Note: To protect the privacy of the individuals, their names and certain locations have been changed. Their story remains true and unaltered.
The boat swayed and buckled as it attempted to pierce through the choppy waves of the Atlantic ocean. We were roughly 10 miles from shore, but it seemed like we had been at sea for days. The strong waves had slowed us down to a crawl, but it didn’t seem to faze the captain. Instead of intently steering the boat, I glanced back to find him playing with an old marine radio.
“¡Mierda! I don’t ever get this radio to play music! Come on!” he shouted at the inanimate object with disdain as he slapped its sides. Defeated, he sank back in his seat and shook his head slowly.
“¿Si, por que no?”
The young deckhand clambered up the ladder from the lower deck. Thinking we had come up on something, the young man had a pair of ancient binoculars the size of bricks in his hands. Not wasting a moment, he started scanning the horizon for what he apparently thought was a trophy fish.
The captain and I both stared at him and then back at each other and after a moment of silence – we both started laughing hysterically. Chauncey slowly lowered his binoculars from his eyes and shook his head as he smiled.
“No, Chauncey…¡Cerveza, chico!” the captain exclaimed as he pulled a 40 oz bottle of malt liquor from underneath the steering console. He chuckled as he opened the bottle, took a big gulp, wiped his mouth with his sleeve, and passed the ice-cold bottle to me. I took a deep pull from the dripping bottle and chuckled to myself.
“Pour mes nouveaux amis!” (French:For my new friends!)
Captain Andre Saint-George and I only met a couple of hours ago on the beach near Punta Cana. I had been wandering around taking pictures of the local fisherman bringing in their morning catch, when I took a picture of the captain. After showing him the images, he proposed a trade – my pictures for some fishing to which I gladly obliged. He mentioned to me that between clients, his sons and other families go fishing for themselves and that he would be happy to have me onboard.
Andre and his sons were originally from Haiti. Leaving his wife and daughters behind, he snuck into the Dominican Republic looking for work and money to send back to his family. He had not seen them in more than 15 years, fearing that if he were to go back, he may not be able to come back to the Dominican Republic or his job.
“I would like to send to her nice pictures of me. My face, my life here, our boys – our boys have grown into men. Me? I want to show her I am the same man – Only very strong now!”
I promised him that I would take the best pictures I possibly could – he nodded his head, smiled, and turned his eyes to the horizon.
We spent the next few hours chatting about our lives, families, religion, and of course the income gap between the rich and the poor in our respective countries.
“Tourism, it is like a parasite. It sucks the life blood out of the country, but kill the parasite, you might kill yourself too! Many of my brothers and sisters of the Dominicana work for rich men that buy the land here. They cut down the beautiful trees and put the big buildings for the foreigners to come see, but that is not the Dominicana. The real Dominican Republic is felt in the poor – it is the man working for a few dollars a day in the sugar cane fields, it is the little boy selling chewing gum on the beach, and it is the little girl walking around the streets asking the foreigners for money.”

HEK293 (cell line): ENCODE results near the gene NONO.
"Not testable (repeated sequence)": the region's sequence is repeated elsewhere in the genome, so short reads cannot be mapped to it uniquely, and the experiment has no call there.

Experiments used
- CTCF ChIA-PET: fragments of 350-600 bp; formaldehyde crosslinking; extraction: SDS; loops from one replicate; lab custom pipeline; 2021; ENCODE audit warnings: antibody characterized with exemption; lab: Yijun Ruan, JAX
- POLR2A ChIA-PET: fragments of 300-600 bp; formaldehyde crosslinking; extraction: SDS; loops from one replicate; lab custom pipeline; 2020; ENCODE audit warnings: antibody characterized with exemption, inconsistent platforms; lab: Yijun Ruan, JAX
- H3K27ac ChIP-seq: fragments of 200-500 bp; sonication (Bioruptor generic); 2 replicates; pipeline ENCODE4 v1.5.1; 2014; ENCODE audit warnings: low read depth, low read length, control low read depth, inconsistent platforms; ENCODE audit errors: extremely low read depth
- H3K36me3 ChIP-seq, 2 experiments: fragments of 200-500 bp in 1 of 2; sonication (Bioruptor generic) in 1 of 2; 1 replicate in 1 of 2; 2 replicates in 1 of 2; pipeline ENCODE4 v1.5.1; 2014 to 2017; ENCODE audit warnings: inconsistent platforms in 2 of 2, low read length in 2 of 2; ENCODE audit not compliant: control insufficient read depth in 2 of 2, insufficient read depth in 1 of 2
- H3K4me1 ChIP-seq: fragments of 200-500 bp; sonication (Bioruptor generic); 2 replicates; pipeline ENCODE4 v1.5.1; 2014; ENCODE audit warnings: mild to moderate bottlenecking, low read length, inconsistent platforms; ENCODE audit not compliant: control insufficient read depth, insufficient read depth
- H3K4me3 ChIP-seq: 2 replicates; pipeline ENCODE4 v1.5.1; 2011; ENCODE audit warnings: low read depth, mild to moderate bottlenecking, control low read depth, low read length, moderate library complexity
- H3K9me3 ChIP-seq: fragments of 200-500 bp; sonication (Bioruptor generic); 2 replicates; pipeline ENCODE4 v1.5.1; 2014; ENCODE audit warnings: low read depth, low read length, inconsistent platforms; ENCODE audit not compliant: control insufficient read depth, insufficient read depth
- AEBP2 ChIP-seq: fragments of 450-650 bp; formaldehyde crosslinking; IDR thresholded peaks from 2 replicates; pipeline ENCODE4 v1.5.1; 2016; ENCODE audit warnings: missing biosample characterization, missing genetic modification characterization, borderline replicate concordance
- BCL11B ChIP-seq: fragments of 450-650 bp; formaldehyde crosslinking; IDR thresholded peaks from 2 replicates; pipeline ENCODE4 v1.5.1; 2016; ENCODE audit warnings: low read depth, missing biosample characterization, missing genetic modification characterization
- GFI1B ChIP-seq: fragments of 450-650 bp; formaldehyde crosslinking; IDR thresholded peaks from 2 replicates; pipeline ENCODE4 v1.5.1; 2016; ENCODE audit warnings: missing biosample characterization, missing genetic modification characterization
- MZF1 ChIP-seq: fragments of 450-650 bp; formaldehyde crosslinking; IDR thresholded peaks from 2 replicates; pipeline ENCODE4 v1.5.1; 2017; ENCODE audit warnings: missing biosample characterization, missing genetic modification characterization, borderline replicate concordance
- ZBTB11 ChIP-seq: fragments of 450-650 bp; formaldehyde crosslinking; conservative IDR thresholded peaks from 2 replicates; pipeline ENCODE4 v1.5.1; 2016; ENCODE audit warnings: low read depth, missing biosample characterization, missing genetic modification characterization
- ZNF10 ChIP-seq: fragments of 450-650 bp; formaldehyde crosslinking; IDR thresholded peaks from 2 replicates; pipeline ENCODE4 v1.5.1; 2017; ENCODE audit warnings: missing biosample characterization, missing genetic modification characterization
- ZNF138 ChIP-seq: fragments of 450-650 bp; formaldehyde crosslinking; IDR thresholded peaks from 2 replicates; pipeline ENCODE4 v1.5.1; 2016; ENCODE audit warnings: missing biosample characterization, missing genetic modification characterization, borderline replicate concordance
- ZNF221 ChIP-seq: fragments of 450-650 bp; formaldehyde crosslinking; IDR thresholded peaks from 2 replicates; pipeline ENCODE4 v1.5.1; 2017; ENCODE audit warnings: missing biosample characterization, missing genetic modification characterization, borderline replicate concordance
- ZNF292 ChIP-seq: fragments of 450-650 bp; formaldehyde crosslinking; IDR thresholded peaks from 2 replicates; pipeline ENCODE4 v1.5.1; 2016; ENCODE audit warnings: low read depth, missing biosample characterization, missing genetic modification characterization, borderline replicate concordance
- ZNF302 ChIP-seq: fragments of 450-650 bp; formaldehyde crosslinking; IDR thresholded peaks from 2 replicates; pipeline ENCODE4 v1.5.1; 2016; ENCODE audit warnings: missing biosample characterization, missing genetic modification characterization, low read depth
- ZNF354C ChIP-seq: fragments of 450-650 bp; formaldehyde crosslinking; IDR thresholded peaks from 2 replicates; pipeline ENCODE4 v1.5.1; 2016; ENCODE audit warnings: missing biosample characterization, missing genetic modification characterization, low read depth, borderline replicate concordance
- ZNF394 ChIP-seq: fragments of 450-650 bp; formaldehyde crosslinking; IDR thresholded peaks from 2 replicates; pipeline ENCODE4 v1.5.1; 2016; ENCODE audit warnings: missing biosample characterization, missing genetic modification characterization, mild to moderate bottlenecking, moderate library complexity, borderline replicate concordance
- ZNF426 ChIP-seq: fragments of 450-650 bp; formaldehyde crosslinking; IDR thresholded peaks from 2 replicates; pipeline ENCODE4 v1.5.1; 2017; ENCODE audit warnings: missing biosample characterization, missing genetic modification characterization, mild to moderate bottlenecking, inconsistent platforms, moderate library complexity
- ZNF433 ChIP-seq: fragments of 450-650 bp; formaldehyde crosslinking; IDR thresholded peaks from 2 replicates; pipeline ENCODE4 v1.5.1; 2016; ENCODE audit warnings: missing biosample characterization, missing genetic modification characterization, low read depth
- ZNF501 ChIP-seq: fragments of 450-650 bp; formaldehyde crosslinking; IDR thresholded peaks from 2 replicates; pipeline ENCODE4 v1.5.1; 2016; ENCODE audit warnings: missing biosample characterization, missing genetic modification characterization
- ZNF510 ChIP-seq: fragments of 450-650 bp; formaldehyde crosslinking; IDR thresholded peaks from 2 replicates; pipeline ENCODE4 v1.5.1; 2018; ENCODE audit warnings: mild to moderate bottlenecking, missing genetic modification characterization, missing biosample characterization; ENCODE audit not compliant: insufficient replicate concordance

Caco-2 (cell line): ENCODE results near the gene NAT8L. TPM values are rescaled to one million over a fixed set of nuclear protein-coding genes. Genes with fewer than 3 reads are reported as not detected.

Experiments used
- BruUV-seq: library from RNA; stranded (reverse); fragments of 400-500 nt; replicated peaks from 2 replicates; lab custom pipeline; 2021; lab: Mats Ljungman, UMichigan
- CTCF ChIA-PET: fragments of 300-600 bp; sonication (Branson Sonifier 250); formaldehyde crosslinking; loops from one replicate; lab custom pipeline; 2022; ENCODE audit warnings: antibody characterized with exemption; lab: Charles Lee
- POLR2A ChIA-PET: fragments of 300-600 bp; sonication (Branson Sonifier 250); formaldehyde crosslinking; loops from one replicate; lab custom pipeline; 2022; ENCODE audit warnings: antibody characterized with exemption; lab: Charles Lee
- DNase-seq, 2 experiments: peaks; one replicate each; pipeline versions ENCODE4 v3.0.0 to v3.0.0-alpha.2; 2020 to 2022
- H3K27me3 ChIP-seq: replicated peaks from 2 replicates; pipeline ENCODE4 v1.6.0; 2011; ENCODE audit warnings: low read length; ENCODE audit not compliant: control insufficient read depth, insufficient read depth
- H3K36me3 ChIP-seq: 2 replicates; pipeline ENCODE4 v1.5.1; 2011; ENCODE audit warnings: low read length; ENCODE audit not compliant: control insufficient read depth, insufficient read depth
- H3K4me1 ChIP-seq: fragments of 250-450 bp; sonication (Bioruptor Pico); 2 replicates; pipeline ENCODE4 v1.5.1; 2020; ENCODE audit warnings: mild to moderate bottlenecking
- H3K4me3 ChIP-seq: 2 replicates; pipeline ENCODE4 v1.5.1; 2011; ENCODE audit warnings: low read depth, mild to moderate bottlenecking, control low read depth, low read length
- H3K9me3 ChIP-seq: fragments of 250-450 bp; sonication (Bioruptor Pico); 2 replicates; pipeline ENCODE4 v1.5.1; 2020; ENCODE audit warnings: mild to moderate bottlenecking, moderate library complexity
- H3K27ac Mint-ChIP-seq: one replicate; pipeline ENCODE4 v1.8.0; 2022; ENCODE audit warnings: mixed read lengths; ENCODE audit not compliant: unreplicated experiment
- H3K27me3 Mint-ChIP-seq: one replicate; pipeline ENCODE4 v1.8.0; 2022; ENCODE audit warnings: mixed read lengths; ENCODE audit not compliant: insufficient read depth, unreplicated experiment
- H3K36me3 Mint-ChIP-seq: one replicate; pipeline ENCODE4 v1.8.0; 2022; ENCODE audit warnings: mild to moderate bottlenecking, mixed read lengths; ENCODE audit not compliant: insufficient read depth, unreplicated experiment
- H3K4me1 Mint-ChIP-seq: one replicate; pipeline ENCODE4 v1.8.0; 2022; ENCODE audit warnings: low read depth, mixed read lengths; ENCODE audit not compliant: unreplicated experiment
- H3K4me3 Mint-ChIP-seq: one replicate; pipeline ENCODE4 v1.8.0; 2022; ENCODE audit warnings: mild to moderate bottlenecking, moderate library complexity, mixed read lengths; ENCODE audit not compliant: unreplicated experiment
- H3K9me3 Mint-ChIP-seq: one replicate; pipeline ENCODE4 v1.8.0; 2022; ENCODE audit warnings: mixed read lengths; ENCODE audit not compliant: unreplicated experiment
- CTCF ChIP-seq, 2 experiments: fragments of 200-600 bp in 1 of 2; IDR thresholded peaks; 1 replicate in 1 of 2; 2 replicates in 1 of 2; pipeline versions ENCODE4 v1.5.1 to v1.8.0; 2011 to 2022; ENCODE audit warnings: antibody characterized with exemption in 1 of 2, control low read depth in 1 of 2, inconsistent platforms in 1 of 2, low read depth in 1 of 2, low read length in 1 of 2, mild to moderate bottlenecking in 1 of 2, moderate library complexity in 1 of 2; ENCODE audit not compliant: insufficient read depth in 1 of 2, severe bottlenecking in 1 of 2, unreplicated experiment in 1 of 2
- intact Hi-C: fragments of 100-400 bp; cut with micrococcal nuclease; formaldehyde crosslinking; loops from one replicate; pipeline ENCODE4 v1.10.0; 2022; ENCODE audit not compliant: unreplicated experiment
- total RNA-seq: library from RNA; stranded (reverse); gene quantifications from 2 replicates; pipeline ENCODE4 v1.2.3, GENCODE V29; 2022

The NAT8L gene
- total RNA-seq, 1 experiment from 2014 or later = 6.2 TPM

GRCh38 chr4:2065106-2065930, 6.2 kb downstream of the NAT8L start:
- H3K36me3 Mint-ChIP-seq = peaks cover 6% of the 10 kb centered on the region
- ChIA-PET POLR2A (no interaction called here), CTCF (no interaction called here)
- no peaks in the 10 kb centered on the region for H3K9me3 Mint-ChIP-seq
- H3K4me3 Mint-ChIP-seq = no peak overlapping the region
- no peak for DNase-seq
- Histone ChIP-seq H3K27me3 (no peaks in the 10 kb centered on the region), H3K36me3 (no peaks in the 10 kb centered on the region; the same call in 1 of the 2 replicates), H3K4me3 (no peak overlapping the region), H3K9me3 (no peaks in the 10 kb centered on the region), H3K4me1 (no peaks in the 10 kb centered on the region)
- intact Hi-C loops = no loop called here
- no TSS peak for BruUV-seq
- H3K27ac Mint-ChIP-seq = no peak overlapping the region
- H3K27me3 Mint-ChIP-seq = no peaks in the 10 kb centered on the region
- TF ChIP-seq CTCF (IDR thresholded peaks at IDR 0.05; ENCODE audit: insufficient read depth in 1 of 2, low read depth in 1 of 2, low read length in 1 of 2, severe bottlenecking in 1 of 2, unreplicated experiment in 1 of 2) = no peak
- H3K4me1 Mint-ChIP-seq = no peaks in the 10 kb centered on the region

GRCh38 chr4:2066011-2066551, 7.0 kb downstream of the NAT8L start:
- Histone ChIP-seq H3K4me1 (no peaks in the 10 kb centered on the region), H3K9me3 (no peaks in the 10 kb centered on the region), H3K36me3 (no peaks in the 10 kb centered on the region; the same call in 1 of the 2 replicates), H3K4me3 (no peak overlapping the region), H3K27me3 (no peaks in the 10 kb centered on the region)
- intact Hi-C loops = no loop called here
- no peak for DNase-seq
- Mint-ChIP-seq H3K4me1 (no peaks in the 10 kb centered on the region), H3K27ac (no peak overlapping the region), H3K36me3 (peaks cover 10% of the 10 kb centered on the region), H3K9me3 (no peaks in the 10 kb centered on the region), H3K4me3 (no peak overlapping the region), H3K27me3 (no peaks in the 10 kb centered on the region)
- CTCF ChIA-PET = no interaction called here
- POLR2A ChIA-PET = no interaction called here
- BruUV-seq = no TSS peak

I could sense the real passion in his voice and the gesture of his hands as he spoke to me. We remained quiet for about an hour or so, peering out into the sea and passing the bottle of malt liquor back and forth.
“You know what this man told me once? This very rich man, bought the boat for the day – only him. He wanted the boat to himself. My boys and I worked hard all day, he gave us many nice compliments. You are the best fisherman I have seen! He would tell us. At the end of the day, the fish did not bite. We did not catch anything. At the end of the day, we said sorry to him, but I asked that he tip the boys at least for their hard work.”
The captain paused and looked down at the console. I held a gulp of malt liquor in my throat, unable to swallow it from the tense silence.
“He told me what for? You and your boys are the most miserable fisherman I have ever seen. You are a disgrace. How can you call yourself a fisherman?”
Chauncey turned to me and nodded his head.
“I am the busboy of the sea, men like me usually do not own the boats we work. Tips and a chance for fish for our families. It is not like sport fishing in America, if it was…I would be a rich man.” he said pointing his index finger into his chest.
I felt a deep pain in my chest and a swelling amount of anger brewing within me. I stayed quiet for the rest of the trip, still in disbelief that people could lack so much compassion towards such hardworking people.
As threw my bag into the skiff, the captain put his hand on my shoulder and apologized to me and to the deckhands in the skiff for not catching anything for their families. The men all took off their hats and one by one shook his hand – I did the same.
He smiled and helped me into the boat.
“Happy life and good fishing my good friend!”